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Mary Corbet

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I learned to embroider when I was a kid, when everyone was really into cross stitch (remember the '80s?). Eventually, I migrated to surface embroidery, teaching myself with whatever I could get my hands on...read more

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Tool Talk: Sweet Threaders & Swell Scissors

 

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Today, let’s chat about embroidery tools!

You’ve probably noticed that I’ve been building a small curated collection of retail goods in my online shop. When I add something to this collection, it’s always something I already have that I like for some good reason or another. And I try to offer goods that I believe solve a problem or serve to help embroiderers in some way.

Next week, when I add Autumn Fire to my shop (around 10:00 am central time next Tuesday, September 13), I’m also adding a few extra retail items that I plan to offer regularly. I’m posting it all at once instead of stringing out new additions, so that you have the opportunity to save a little bit on shipping if you want multiple items.

Among these new retail items that I find useful are the tools we’re going to talk about today: some sweet, functional, beautiful little needle threaders (oh, how I have learned to love the needle threader!) and some absolutely swell scissors that I’ve been using for several years now.

Needle Threaders for embroidery

Let’s start with the threaders.

As we age (or if we have eye problems), the needle threader can be a lifesaver for the devoted stitcher! And while needle threaders are fairly easy to come by, good needle threaders aren’t as widely available.

The small tin threader with the attached wire was a wonderful invention, but it doesn’t work in every circumstance. It’s not always easy to use. And it tends to fall apart pretty quickly under any kind of slight duress (unless you reinforce it with blobs of super glue).

I prefer a needle threader that is one piece – no attachment that can pull off – that’s hook style, strong, and … yes. I like them to be attractive.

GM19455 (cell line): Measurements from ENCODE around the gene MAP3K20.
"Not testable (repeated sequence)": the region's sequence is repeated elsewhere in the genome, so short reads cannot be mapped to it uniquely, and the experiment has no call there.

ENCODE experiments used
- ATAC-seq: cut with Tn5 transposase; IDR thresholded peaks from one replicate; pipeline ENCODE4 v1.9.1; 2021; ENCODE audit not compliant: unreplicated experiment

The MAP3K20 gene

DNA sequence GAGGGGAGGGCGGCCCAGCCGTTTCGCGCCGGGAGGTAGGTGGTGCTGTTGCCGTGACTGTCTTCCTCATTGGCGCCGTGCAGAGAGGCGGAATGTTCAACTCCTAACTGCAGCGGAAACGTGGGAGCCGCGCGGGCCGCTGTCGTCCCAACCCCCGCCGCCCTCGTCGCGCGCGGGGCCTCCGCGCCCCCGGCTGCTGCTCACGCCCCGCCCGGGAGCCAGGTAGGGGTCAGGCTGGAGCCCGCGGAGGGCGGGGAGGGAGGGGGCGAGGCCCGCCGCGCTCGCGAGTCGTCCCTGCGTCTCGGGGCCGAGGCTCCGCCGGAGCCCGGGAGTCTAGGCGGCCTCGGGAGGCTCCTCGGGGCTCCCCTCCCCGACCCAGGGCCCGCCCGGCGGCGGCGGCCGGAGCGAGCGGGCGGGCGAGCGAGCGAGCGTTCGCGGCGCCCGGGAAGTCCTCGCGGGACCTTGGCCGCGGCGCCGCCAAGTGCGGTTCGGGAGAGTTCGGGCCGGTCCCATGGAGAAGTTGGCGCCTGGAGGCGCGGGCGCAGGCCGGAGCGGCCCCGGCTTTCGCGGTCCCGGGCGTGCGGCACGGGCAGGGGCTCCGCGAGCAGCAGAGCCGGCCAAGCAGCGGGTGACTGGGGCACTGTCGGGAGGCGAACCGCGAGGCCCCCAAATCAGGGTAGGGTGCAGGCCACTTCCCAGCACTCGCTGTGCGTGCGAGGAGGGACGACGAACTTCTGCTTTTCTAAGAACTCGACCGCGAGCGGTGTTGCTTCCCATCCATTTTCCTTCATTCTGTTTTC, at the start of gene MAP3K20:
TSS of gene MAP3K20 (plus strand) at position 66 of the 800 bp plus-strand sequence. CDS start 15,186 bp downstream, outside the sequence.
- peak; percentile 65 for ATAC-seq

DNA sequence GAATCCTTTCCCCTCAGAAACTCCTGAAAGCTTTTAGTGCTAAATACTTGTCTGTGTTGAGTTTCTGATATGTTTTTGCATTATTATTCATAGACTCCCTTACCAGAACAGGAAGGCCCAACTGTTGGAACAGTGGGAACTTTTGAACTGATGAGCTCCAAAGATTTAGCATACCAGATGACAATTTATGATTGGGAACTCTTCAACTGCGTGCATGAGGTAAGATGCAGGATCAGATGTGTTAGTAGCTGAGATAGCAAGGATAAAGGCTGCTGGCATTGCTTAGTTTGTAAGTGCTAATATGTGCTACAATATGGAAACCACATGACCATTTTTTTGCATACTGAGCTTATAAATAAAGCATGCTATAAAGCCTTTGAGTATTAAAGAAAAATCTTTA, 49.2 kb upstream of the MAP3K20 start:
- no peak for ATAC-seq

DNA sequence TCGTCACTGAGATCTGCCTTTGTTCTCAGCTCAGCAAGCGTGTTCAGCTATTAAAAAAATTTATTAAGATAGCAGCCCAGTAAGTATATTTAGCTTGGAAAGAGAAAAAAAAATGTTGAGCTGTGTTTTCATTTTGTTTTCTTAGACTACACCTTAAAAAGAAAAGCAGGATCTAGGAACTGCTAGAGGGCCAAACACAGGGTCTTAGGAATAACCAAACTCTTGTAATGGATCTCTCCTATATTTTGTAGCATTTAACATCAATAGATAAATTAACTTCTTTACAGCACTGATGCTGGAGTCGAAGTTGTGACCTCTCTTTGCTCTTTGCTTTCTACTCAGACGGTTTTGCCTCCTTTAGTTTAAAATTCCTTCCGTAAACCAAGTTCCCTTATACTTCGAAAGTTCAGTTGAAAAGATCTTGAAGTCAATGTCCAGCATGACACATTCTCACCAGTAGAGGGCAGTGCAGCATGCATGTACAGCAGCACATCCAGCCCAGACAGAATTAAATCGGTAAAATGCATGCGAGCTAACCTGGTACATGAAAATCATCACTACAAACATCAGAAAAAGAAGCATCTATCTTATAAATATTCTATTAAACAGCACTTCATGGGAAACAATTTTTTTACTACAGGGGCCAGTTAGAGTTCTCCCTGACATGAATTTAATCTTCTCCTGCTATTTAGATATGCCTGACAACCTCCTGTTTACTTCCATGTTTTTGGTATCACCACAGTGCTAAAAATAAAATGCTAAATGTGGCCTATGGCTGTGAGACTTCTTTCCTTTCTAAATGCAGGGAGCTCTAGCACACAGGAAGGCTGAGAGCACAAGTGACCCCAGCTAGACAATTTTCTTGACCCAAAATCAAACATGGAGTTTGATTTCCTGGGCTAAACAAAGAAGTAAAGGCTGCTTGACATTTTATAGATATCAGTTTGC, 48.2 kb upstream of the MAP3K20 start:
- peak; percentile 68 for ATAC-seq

My favorites are the lovely range of stainless steel needle threaders designed by Michelle at Kiriki Press in Canada.

Needle Threaders for embroidery

Michelle has created several design sets of her needle threaders.

Each design set – like the floral design above – offers three sizes of threaders: micro (for #12 and larger crewel needles, ideal for fine silk or floss); classic (for #9 and larger crewel needles, ideal for crewel wool, floss, and heavier silk and similar threads); and tapestry (for all sizes of tapestry and chenille needles, ideal for crewel wool, tapestry wool, and ribbon).

Needle Threaders for embroidery

Besides the floral design set, there’s a really cute bear set (shown in the tapestry size here)…

Needle Threaders for embroidery

…and a sweet little bunny set (shown in the micro size here).

Needle Threaders for embroidery

And there’s also a Poppy Set! The poppy set features three different poppy styles, one for each size threader.

With the other sets, all three threaders (of the three sizes) look the same. But with the poppy set, there are three different renditions of the poppy:

Needle Threaders for embroidery

Aren’t they all so pretty?

I love all the sets – the floral lace, the bear, the bunny, and the poppies. The variety makes them rather collectible. It’s nice to have several needle threaders – I’ve got one with every project underway, at each work area. Truth is, my eyes appreciate them!

One point that makes these threaders exceptional: there are no burrs on them, even in that tiny hook on the micro threader.

They’re functional, pretty, and well made. What more could you ask for?

And that’s why I’m offering them in my shop.

Scissors!

I’m adding Karen Kay Buckley’s 4″ Perfect Scissors to my shop, too.

Perfect Scissors, Karen Kay Buckley

If you’re not familiar with these scissors, this is what they’re all about:

The blades are stainless steel, beautifully sharp. The handles are comfortable. The mechanics are smooth.

Perfect Scissors, Karen Kay Buckley

The green handled scissors have micro-serrated blades. I’ve been using them on goldwork threads for the last several years. They’re great for metal threads!

I have a separate pair that I use when cutting small pieces of fabric. I use them on finishing small embroidery items, when trimming hems or corners. And I use them when trimming my hexies on my never-ending hexie quilt project. There’s something nice about the way the fine serrated blades hold onto the fabric, making these scissors ideal for detail work in these types of cutting situations.